This article is not even about the day I lost my father when, according to the laws of mourning, I found myself disqualified from leading the Shabbos services once again after a quarter-century.
This is what it’s about: two women named Naomi and Ruth who, together, changed the world by laying the foundations of the Jewish monarchy.
* * *
The problem with having had a mentor who was such a stickler for davening is that I myself became intolerant of less than fully-qualified chazzanim. Mispronounced words, uneven rhythm, corrupted nusach, and dreary melodiesmade me wince and soured my entire shul experience. After all, I could do so much better myself.
Until I couldn’t. During my twelve months as a mourner, the only access I would have to Shabbos and festival davening would be as a participant, not as a leader. And faced with the inevitable, my whole attitude began to change.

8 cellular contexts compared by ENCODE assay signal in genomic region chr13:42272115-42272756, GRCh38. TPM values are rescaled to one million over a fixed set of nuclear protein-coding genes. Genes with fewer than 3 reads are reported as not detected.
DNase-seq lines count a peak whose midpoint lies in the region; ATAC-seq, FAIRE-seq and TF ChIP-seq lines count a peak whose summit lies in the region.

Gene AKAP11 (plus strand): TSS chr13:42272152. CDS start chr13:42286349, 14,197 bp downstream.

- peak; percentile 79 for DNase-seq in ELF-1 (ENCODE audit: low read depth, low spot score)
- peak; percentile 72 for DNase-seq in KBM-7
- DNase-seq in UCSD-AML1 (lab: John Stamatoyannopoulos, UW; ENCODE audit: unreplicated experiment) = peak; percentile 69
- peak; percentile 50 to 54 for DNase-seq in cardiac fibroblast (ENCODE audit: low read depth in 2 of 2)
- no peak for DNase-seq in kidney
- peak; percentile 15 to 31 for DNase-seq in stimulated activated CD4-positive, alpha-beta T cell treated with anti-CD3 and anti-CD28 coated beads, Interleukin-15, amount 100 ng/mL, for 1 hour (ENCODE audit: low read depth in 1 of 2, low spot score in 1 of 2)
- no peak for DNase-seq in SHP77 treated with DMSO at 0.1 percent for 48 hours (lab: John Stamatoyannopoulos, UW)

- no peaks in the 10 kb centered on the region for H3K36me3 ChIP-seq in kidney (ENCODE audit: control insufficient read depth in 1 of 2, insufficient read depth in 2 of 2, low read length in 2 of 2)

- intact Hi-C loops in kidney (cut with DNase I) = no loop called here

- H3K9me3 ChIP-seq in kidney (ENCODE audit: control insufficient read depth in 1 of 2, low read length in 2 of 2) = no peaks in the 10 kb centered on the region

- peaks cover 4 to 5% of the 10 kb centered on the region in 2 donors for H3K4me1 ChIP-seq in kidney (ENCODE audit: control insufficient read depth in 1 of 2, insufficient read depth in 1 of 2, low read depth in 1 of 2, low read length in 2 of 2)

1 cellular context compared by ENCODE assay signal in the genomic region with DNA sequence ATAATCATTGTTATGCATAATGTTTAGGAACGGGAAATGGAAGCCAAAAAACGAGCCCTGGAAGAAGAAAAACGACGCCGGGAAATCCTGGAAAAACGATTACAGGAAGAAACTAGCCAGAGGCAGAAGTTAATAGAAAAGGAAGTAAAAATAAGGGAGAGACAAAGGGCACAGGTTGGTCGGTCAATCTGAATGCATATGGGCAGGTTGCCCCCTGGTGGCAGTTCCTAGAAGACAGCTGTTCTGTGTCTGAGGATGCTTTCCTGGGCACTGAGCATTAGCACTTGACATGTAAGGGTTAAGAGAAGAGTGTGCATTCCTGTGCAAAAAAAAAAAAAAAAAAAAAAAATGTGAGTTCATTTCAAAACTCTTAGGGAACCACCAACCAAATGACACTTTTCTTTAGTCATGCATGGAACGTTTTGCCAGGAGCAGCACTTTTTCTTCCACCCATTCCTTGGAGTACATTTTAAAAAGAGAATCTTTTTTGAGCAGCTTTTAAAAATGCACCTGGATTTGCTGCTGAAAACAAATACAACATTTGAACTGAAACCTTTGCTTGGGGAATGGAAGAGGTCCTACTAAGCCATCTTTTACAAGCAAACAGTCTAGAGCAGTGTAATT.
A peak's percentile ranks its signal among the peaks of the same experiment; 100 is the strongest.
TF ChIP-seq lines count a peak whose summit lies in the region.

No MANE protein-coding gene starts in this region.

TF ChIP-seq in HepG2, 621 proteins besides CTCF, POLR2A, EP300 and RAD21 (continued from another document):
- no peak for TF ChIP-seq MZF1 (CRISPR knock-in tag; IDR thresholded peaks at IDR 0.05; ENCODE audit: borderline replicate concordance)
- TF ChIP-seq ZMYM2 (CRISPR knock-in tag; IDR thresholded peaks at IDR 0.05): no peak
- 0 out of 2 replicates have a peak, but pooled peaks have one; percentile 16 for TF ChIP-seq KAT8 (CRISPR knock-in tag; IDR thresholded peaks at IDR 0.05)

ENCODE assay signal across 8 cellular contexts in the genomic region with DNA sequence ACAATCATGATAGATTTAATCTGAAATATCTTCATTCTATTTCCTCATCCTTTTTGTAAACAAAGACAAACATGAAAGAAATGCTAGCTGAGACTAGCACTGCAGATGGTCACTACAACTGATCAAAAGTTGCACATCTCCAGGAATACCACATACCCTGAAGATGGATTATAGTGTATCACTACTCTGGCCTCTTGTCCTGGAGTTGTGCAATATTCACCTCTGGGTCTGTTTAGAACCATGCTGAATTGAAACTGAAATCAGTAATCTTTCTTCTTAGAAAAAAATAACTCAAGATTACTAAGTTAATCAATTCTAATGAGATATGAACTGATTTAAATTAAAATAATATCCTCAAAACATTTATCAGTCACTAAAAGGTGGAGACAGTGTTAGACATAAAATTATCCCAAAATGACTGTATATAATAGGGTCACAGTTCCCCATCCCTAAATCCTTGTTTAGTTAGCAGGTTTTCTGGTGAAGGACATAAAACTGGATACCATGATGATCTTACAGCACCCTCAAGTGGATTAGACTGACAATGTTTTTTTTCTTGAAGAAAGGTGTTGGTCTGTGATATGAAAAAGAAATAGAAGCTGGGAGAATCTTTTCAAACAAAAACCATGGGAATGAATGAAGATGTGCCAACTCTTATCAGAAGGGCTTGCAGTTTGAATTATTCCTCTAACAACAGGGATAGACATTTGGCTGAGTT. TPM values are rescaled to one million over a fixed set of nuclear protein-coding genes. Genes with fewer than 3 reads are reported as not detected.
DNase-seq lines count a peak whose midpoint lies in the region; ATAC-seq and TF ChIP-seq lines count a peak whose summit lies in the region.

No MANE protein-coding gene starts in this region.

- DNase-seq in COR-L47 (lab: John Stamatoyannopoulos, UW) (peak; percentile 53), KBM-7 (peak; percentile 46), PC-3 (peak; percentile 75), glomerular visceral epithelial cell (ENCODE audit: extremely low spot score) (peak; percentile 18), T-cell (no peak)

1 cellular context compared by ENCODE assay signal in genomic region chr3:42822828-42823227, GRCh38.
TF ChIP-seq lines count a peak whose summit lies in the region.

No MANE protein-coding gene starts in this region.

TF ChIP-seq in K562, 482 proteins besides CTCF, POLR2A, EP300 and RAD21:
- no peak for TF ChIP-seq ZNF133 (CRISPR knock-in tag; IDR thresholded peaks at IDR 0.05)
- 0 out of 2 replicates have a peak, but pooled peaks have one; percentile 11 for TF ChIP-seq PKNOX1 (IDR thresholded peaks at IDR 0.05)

What is a congregation? Is it not the creation of one out of many, a microcosm of the Jewish people’s experience at Sinai, when we stood together, k’ish echad b’leiv echad – like one man with one heart? And what does it say about me if I stubbornly critique the shortcomings of others instead of looking for every way that I can contribute to the collective?
The one-thousandth piece of a puzzle can remain apart, a shapeless splash of incoherent imagery whose only contribution is to leave an empty scar upon an otherwise perfect picture. But when it adds itself to the whole it does not lose its identity; rather, it becomes part of something much greater than itself while bringing completion to a thousand other pieces. By the same token, a single voice, no matter how sweet, will be hard-pressed to fill a decent-sized sanctuary. But add in the accompaniment of even a few moderately tuneful voices and instantaneously a rush of spiritual energy floods through the sanctuary and transports the parishioners to a higher plane.
Moreover, if one can use his talent anonymously to enhance the davening of another chazzan– or, by stepping into the breach, to spare him embarrassment when he stumbles — is there any expression of divine servicemore precious before the Almighty and more lovingly received before His court and His throne?